Obituary: Pierre Fourcaud

PIERRE FOURCAUD was one of the earliest Frenchmen to rally to General de Gaulle in the summer of 1940, and one of the best.

He was born in St Petersburg, a subject of the last Tsar; his father was French, his mother Russian. His half-Slav ancestry betrayed itself not only in his faith, but also in his manners: he had enormous personal charm, yet could switch rapidly from kindness to severity.

He fought brilliantly in the French army in 1919 and again in 1940; and when France collapsed, he made his own way to London and volunteered instantly to go back to France as a secret agent. He maintained that the wide acquaintances he had made in the business world between the wars would be bound to provide useful intelligence.

Captain Dewavrin, later famous as Colonel Passy, the head of de Gaulle's Secret Services, took him at his word. Fourcaud set out in August, via Lisbon, and was at work in Marseilles by September, recruiting French socialists and radicals who would report what was going on.

All de Gaulle's early supporters were denounced at the time as far right- wingers; an accusation that did not in the least apply either to Passy or to Fourcaud. Fourcaud had had friends among the French inter-war intelligence chiefs; that did not make him a right-winger. Instead it gave him a few ideas about how his circuit, codenamed "Brutus", might work.

He went to Vichy, where he met among others Colonel Loustanau-Lacau, who was also busy setting up a quite different intelligence circuit, and was indeed a long way to the right in politics; he, who had met many brave men, said, long afterwards, that Fourcaud was outstanding even among them.

Fourcaud was back in London before the turn of the year and set off at once on his next mission, on 13 January 1941. He travelled again through Lisbon; charged both with continuing his intelligence work and (to Passy's annoyance) with an extra political mission as well, given to him directly by de Gaulle, of forming anti- Petainist groups in any Petainist circles he could find. But he held, quite properly, that it was a mistake to mix an intelligence mission with a political one.

It was perhaps fortunate that Fourcaud expended most of his vast strength of personality on keeping "Brutus" going. By March he had established tenuous wireless contact with London through a cumbrous set called "Romeo", and set up sub-circuits in Toulouse and Montpellier as well. He also got involved with some SOE agents who had blown up a power station near Bordeaux and needed help in crossing into Spain.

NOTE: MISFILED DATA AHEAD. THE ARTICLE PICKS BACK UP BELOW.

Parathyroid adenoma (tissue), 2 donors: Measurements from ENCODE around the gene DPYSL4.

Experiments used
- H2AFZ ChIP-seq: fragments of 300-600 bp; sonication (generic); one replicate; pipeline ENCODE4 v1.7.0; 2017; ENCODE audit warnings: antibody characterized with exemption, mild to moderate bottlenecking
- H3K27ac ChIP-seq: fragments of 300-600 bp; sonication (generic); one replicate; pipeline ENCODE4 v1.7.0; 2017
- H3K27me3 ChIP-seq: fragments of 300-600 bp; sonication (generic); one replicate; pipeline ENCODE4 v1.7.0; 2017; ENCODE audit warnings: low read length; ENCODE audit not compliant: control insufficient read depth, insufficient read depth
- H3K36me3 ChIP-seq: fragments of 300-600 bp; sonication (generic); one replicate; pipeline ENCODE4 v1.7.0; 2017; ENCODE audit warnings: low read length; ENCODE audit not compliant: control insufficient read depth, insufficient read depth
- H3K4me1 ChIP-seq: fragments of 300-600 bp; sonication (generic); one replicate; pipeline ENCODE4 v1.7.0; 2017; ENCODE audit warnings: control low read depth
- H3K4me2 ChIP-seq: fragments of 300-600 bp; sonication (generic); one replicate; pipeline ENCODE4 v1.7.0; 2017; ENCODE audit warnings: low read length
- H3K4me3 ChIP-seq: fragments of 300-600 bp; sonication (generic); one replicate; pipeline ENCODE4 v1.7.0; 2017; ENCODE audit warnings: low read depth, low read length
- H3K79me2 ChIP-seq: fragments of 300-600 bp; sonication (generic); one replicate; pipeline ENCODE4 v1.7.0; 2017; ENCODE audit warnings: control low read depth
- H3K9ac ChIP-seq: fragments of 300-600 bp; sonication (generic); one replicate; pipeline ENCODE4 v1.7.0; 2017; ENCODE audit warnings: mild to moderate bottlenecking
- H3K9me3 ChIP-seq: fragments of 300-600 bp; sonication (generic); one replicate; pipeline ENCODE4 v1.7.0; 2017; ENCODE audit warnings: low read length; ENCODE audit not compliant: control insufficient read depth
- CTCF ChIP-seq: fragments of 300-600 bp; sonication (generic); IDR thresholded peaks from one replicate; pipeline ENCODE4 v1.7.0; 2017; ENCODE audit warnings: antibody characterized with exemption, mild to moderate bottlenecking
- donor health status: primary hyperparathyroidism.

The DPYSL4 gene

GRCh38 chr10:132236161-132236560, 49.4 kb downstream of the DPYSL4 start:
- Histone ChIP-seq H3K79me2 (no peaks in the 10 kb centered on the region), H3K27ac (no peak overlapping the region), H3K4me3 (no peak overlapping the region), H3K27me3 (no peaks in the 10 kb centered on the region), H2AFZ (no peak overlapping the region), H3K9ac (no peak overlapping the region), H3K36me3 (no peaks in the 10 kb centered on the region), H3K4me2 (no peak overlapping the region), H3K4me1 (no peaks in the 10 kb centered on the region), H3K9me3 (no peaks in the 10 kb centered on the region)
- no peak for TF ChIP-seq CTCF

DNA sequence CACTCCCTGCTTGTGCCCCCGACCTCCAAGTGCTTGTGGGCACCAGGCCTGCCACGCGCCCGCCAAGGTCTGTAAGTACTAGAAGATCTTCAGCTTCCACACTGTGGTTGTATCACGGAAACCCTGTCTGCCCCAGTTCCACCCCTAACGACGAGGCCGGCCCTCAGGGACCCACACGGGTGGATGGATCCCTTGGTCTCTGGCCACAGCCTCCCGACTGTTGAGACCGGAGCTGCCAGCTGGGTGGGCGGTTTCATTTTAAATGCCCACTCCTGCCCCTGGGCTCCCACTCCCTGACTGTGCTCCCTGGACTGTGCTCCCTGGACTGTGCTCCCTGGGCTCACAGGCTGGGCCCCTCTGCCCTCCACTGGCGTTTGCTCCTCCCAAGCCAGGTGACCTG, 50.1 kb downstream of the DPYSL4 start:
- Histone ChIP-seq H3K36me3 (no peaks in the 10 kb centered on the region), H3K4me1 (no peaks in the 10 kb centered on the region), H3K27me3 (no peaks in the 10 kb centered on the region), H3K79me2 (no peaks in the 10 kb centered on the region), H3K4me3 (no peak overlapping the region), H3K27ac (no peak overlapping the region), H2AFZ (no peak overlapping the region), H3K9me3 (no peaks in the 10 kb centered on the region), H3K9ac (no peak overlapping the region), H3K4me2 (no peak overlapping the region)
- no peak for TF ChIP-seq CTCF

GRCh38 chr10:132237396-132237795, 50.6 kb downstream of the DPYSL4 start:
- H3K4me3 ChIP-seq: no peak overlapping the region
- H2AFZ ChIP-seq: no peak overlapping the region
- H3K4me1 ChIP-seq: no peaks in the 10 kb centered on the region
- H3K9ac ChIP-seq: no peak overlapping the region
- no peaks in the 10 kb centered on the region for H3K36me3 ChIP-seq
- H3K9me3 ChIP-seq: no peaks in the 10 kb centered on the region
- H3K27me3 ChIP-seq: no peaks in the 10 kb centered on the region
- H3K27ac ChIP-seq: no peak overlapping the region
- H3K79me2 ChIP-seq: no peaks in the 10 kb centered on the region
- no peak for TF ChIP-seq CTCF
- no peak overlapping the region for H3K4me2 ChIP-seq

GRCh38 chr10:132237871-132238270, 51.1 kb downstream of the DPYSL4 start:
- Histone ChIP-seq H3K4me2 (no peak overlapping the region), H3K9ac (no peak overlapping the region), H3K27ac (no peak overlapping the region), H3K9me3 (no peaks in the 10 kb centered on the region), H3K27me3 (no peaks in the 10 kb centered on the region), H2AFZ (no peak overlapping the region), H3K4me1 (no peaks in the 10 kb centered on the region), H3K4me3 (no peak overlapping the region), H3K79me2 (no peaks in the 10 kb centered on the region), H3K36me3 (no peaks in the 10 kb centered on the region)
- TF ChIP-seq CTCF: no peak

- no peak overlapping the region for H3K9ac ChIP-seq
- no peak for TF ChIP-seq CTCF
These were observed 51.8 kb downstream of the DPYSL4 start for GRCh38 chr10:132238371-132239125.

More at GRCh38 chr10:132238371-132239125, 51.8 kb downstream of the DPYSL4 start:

Politics were his undoing. On 25 August he went to call on Admiral Laborde, giving his own real name and rank (then Captain) as he did so, to ask the admiral for help in the Gaullist cause. He was shown the door, his name was reported to Vichy, and four days later he was arrested.

Colonel Paillole, the head of Vichy counter-espionage, already playing a double game, tried to keep him out of mischief. Lesser policemen who had arrested one of the SOE party and dug Fourcaud's name out of him tried to make trouble for him.

He fell ill and was moved to a prison hospital at Clermont-Ferrand, from where in August 1942 he managed to escape into Switzerland. From there he was brought out, via the French Riviera, in inconceivable discomfort; he travelled to Gibraltar with 89 companions in a 20-ton felucca and so back to de Gaulle's headquarters at Carlton Gardens. There he spent a useful year on de Gaulle's staff helping to articulate the national uprising for which the Gaullist hoped. In January 1944 he went back to France, as "Sphere", to lead the "Union" mission.

They travelled in plain clothes but took uniforms with them to impress the guerrilla leaders whom they met. Their object was to co-ordinate the activities of various maquis bands east of the River Rhone, particularly in the Vercors. The disaster that followed there was not Fourcaud's fault; well before it took place he had obeyed orders and withdrawn (again through Iberia) to London.

In the closing agonies of the Third Reich he went forward into Germany with his friend (Sir) Robin Brook to try and discover what had happened to F.E.E. Yeo-Thomas ("The White Rabbit"), an Anglo-Gaullist hero who had fallen into the Gestapo's hands. His fluent Russian saw them through several Red Army controls before they reached Buchenwald, from which Yeo- Thomas had escaped already.